UNREQUITED LOVE …
Love, desire and sexual attraction weave stories of bliss when they’re reciprocated, but what happens when they’re not? As much as we may wish it to be otherwise so, some people may not want to “play” with us in the way we want them to: as a date, a boyfriend, a partner, a wife.
What do we do when the person we want doesn’t want us back?
Early on, children have to endure the sad, frustrating lesson that certain children may not want to play with them. They may not get invited to a classmate’s party and the child who they have a crush on may not like them back. In fact, the crush may even be convinced that the child in question has the cooties.
As we grow up, we continue to learn this difficult lesson. We may not get a Valentine’s card shoved in our desk from the one person we hoped would send their love. The person we pine after may be taken and unable to play, romantically or sexually, in the ways that we hope. The kiss we offer may be greeted with a turned cheek rather than the lips – or worse, an awkward wave goodnight.
Or we may be taken and someone else may not be able to reach out to us, even if we want them to carry us away with kisses and dreams, or even a mundane Sunday spent doing the laundry and rubbing each other’s feet. The list goes on: he may not, as the book and movie say, be that “into” you. She may like you “as a friend.” He may want you only as a booty call and not as a soul mate. She may want you only as long as you do X, Y or Z.
These moments of unreturned love or lust may be tough. Scratch that – they may feel gut-wrenchingly sad, confusing, bare, lonely, and vulnerable. And yet they are a tough reality of togetherness and separateness. Sometimes the person you most want to play with – to love, to touch, to kiss, to bathe with – doesn’t want to play your game. Sometimes it’s even harder: they may choose to not even talk to you anymore.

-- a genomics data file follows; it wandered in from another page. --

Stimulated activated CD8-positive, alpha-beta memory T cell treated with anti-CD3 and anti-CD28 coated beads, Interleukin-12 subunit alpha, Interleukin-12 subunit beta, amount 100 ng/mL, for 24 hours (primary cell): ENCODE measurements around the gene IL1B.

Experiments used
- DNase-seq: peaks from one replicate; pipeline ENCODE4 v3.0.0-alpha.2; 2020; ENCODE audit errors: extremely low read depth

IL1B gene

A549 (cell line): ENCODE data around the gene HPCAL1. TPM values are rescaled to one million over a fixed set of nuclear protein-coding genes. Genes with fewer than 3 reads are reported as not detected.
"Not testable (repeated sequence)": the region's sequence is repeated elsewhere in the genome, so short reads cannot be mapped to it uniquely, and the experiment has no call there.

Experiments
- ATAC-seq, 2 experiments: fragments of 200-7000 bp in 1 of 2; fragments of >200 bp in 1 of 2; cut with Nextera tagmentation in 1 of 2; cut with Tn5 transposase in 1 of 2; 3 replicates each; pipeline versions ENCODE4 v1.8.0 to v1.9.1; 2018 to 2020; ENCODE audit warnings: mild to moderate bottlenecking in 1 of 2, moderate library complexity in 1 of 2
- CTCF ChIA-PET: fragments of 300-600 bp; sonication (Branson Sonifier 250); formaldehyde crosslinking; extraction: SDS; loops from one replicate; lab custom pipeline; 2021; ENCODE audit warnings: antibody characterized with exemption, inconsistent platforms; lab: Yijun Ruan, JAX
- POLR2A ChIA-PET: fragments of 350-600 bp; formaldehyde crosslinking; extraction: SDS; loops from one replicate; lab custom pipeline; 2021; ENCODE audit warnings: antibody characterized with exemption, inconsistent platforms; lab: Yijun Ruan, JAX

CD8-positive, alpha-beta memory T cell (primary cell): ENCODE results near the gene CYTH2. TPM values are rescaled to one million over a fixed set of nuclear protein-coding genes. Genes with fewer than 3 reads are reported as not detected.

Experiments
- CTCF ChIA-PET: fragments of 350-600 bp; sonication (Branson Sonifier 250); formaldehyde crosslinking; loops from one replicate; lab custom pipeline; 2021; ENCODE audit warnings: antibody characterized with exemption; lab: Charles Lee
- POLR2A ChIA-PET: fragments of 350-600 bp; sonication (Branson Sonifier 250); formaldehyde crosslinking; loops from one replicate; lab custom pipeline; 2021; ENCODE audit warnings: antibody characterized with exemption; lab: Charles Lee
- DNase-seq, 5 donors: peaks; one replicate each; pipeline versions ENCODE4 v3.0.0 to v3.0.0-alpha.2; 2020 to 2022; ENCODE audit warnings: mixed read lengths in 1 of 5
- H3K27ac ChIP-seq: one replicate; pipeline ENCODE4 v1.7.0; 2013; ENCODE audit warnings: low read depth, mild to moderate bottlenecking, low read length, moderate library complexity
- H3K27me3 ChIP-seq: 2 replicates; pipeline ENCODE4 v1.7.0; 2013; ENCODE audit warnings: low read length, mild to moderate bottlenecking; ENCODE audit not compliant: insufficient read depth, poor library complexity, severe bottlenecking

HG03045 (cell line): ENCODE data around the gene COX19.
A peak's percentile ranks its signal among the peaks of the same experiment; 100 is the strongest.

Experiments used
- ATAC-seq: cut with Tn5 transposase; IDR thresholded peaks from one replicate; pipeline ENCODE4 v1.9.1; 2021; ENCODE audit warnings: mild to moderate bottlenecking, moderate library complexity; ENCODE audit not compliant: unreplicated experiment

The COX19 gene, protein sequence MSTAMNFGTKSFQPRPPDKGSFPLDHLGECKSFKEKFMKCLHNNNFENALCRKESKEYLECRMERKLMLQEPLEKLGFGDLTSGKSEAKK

And yet we can’t control what other people decide to do with their lives. Not only can we not control it but sometimes the kindest, most compassionate response is to acknowledge that whatever the other person chose is perhaps best for them at the moment. Maybe they are not trying to be cruel. Perhaps they know themselves quite well and they’ve decided that they can’t look into your eyes, take your phone calls, or come home to you anymore. Sometimes people won’t play with us and we are forced to be okay with it, especially if it’s what helps the other person to move on with their life. The Universe may be forcing us to GROW.
There’s no doubt about it: unrequited love and lust are hard. Research has shown how different an experience it is (in terms of brain activity) compared to love that’s returned. Not that most of us need a scientist to tell them that: if you’ve loved and loved back, and another time loved and been left in the lurch, you know all too well what the difference is. You know how endings or break ups feel. And you may also know that moment in time when you decide it’s okay that you or they decided to leave the relationship. That it was okay to move on, to not always be there for the other person or to stop taking their calls so often or listening to their longing for you.
Unrequited love is love that is not openly reciprocated or understood as such, even though reciprocation is usually deeply desired. The beloved may or may not be aware of the admirer’s deep and strong romantic affections.
The Merriam Webster Online Dictionary defines unrequited as “not reciprocated or returned in kind.”
“Some say that one-sided love is better than none, but like half a loaf of bread, it is likely to grow hard and moldy sooner.” Others, however, like Nietzsche, considered that “indispensable…to the lover is his unrequited love, which he would at no price relinquish for a state of indifference.”